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Getting Your Head Around the Cloud (by Stephen Brown)


Steve_brownNetworkinstruments_logoAuthor Profile - Network Instruments provides in-depth network intelligence and continuous network availability through innovative analysis solutions. Enterprise network professionals depend on Network Instruments’ Observer product line for unparalleled network visibility to efficiently solve network problems and manage deployments. By combining a powerful management console with high-performance analysis appliances, Observer simplifies problem resolution and optimizes network and application performance. The company continues to lead the industry in ROI with its advanced Distributed Network Analysis (NI-DNA™) architecture, which successfully integrates comprehensive analysis functionality across heterogeneous networks through a single monitoring interface. Network Instruments is headquartered in Minneapolis with sales offices worldwide and distributors in over 50 countries.

Stephen Brown is the Product Marketing Manager for network analysis vendor Network Instruments with nearly a decade of experience in network management and security. Areas of interest include data loss prevention, network compliance, and VoIP management. Stephen is a member of InfraGard and graduated with a degree in Marketing from the University of Iowa.

Cloud_ComputingOpen any popular IT publication and you’re bound to see countless articles on how cloud computing is going to change everything from application management to climate change. With all these claims, it can be hard to understand what cloud computing really is and how it will impact network management.

In this article, we’ll cut through the hype and provide practical advice for monitoring the cloud.

What’s Old is New
The first thing to understand is that we’ve been here before. Terms like “private clouds” refer to existing practices of running applications over the Internet and across WAN connections. Going back even further, you might recall when time-sharing was the prominent model of computing. By allowing a large number of users to interact concurrently with a single computer, time-sharing dramatically lowered the cost of providing computing capability, and made it possible for individuals and organizations to use a computer without owning one.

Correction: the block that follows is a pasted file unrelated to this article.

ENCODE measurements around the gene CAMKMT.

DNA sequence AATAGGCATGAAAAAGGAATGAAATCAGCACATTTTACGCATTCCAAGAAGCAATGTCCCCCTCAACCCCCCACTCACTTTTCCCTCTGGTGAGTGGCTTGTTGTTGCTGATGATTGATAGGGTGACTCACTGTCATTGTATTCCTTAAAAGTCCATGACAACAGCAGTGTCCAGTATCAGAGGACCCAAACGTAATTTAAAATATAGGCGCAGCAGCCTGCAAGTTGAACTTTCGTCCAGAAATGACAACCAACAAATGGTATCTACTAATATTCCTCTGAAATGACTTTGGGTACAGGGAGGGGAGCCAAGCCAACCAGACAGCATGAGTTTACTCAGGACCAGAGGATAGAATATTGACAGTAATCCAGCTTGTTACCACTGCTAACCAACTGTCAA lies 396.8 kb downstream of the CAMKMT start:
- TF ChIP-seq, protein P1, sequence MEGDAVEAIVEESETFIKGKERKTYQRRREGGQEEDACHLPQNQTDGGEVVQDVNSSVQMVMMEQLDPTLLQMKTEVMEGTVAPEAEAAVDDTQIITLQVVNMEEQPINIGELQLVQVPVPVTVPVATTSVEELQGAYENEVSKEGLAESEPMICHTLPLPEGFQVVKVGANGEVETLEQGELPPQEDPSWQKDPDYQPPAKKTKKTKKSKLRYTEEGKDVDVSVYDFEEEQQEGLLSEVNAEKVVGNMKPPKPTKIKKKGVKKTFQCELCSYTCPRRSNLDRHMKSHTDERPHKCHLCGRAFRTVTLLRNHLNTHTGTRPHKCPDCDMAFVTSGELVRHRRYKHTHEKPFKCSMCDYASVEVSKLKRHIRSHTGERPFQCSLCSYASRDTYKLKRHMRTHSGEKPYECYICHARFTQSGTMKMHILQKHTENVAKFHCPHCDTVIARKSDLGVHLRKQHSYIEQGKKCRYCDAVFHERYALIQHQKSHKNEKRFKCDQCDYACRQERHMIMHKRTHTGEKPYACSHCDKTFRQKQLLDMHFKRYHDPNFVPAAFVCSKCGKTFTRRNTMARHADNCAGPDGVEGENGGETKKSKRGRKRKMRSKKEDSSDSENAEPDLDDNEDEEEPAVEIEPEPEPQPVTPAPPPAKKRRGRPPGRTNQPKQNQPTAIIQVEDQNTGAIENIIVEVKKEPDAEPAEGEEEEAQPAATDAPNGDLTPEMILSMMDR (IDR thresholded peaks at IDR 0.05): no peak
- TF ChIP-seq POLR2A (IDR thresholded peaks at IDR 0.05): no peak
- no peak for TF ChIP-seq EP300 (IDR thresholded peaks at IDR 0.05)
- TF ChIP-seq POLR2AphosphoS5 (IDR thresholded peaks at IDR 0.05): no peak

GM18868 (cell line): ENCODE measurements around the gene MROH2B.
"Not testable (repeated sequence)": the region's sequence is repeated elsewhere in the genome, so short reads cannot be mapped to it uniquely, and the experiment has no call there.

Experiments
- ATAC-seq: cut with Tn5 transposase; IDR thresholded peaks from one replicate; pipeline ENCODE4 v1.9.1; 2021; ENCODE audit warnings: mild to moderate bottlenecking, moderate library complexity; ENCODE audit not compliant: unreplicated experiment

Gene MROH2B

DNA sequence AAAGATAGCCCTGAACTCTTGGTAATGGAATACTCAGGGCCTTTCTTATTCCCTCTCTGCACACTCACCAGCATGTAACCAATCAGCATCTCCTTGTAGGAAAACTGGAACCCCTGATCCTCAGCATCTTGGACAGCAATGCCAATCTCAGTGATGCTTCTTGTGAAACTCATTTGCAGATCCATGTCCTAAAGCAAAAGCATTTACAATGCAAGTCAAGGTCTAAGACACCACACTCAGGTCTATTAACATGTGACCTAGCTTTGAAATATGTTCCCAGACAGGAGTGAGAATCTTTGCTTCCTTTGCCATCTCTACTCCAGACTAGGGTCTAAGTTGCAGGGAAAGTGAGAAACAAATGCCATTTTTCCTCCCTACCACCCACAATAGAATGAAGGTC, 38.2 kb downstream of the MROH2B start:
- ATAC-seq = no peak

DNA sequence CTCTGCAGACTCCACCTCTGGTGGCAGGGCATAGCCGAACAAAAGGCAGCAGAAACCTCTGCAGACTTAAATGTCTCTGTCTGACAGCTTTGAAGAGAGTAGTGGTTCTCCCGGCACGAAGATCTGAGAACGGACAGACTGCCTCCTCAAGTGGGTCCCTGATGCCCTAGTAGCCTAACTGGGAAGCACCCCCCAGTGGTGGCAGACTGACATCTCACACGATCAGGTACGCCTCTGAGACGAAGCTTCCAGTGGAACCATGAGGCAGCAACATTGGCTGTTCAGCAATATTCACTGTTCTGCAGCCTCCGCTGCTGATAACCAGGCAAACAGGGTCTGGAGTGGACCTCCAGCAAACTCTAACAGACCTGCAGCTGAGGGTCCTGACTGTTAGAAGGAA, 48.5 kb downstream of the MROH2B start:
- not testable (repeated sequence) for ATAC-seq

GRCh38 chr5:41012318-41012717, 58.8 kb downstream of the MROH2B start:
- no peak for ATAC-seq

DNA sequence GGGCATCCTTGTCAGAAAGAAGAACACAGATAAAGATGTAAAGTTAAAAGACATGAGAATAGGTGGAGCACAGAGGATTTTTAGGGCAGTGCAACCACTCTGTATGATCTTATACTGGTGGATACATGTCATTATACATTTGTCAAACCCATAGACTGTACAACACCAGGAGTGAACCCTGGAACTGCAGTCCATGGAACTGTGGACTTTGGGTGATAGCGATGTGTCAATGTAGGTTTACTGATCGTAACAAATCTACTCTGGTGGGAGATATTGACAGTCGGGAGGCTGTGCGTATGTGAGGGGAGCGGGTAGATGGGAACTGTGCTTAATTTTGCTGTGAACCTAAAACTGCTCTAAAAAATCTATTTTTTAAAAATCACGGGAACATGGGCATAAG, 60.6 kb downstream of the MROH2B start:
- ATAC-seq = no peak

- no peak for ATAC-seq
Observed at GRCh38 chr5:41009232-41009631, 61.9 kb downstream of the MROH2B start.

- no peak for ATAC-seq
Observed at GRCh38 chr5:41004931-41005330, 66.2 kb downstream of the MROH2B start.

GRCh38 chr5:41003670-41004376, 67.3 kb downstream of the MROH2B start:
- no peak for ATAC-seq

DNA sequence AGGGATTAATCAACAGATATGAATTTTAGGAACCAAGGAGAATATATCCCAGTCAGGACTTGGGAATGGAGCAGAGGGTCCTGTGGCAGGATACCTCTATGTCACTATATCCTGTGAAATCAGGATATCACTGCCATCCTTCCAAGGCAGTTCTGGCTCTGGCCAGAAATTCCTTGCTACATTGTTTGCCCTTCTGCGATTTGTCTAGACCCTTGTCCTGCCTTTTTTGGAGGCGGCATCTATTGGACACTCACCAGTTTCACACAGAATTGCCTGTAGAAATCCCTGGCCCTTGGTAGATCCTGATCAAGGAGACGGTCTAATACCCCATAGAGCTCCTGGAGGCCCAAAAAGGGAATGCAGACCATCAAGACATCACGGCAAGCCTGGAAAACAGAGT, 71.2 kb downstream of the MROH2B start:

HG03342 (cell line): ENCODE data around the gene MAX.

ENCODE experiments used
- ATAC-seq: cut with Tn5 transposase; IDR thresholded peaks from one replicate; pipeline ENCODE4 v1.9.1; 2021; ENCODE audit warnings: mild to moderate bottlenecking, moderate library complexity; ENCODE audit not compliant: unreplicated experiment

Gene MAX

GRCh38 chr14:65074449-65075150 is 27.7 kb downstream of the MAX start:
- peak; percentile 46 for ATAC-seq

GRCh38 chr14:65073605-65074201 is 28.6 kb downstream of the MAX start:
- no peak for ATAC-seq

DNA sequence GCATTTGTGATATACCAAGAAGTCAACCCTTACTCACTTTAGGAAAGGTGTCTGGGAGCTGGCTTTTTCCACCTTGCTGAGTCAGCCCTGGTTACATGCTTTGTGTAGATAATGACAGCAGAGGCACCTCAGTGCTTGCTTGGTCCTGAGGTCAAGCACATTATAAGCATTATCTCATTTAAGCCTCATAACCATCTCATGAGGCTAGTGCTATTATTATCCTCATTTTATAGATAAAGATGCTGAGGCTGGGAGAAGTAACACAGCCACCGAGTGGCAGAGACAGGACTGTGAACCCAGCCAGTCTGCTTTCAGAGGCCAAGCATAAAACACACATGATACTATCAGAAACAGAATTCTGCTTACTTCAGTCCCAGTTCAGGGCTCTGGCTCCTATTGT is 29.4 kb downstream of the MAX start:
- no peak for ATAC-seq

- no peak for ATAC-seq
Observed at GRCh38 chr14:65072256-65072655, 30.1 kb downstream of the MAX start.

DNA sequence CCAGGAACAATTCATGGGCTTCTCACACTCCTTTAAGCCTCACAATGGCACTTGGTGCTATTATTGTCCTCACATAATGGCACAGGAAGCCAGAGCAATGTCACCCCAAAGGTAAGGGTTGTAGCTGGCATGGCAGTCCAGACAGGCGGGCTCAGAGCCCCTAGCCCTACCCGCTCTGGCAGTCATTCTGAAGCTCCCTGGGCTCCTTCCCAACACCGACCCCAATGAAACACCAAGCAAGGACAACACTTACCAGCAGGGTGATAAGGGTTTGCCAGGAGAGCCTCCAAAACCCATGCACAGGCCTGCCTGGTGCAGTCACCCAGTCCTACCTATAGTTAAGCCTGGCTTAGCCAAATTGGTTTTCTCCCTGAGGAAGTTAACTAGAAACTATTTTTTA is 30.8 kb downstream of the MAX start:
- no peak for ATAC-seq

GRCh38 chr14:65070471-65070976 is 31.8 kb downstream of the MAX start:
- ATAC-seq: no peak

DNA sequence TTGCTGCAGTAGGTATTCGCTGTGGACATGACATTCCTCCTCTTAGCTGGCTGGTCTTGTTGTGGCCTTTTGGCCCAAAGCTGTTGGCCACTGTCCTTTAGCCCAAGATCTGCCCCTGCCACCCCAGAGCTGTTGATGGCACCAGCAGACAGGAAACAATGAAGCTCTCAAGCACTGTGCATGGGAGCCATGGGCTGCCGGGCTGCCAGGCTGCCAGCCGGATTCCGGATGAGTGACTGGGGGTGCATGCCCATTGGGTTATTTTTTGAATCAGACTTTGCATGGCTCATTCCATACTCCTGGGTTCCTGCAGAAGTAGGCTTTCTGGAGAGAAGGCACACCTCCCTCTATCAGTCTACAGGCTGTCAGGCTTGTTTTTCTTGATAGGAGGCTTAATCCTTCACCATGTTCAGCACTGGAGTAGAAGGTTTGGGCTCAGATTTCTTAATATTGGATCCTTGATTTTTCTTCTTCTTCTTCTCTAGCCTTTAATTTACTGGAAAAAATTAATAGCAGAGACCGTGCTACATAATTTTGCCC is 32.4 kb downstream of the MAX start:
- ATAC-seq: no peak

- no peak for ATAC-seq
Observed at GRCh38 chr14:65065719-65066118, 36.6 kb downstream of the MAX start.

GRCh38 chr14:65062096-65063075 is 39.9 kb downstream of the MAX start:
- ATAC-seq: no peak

The Internet has brought the concept of time-sharing back into popularity. Expensive corporate server farms and private data centers can host thousands of customers all sharing the same common resources. “New” business models, such as Software as a Service have become popular due to the cost/benefit ratio they provide customers.

Cloud Computing Platforms
In addition to the earlier mentioned term of private clouds, there are three types of public cloud computing:

Software as a Service (SaaS): Rather than buying and internally hosting software, organizations can lease the application as a service through a provider. The application is hosted, managed, and upgraded by the provider, and customers access it via an Internet connection. Examples of SaaS include Salesforce.com and Google Apps.

Platform as a Service (PaaS):
Using PaaS, customers lease a platform where they develop their code, and the provider uploads and presents it on the web. Essentially, the organization is leasing raw computer power and the environment to develop applications in a quick and cost-effective manner. Examples of PaaS include Microsoft Azure and Salesforce.com’s Force.com.

Infrastructure as a Platform (IaaS):
IaaS is a pay-as-you-go model for leasing the computing infrastructure for operating intense applications. IaaS provides extremely flexible scalability for handling sudden application demand shifts. For applications that require a lot of bandwidth and resources but are only used for a short time, this can be an excellent option. Examples of IaaS include Amazon EC2 and Rackspace.

Loss of Control
When implementing any type of cloud service, an organization is taking an application that was internally hosted and introducing new players–the ISP and cloud provider–who now control certain aspects of the service delivery and performance. When the application suffers any type of performance delay or users complain about slow application response, how does the network team deal with these new partners? Be aware of the types of performance reporting the cloud provider offers, and the ability of your company’s monitoring tools to integrate with these reports. Also, when dealing with an IaaS or PaaS provider, service level agreements (SLAs) become key to having any recourse if you’re plagued by performance issues. In the case of many SaaS vendors, effective SLAs may not be an option.

Loss of Visibility
In addition to giving up control over application performance, organizations need to evaluate whether visibility and analysis of performance will suffer by moving to the cloud. Are current tools able to provide similar monitoring to connections moving across the WAN and Internet? In monitoring cloud-based activities using the Observer platform, it provides key metrics for managing performance across the WAN/Internet, SLA monitoring and enforcement, ensuring application precedence, and pinpointing the cause of delay to the internal network, ISP, or cloud provider.

Although cloud computing might seem daunting, the technologies are largely based upon existing network concepts. Migrating to the cloud requires a shift in mindset, but uses many of the same solutions you have for managing your internal network and infrastructure. As the next step in readying your network and engineering team for the migration, read the following Network Instruments’ Tech Advisory on Preparing for the Cloud.




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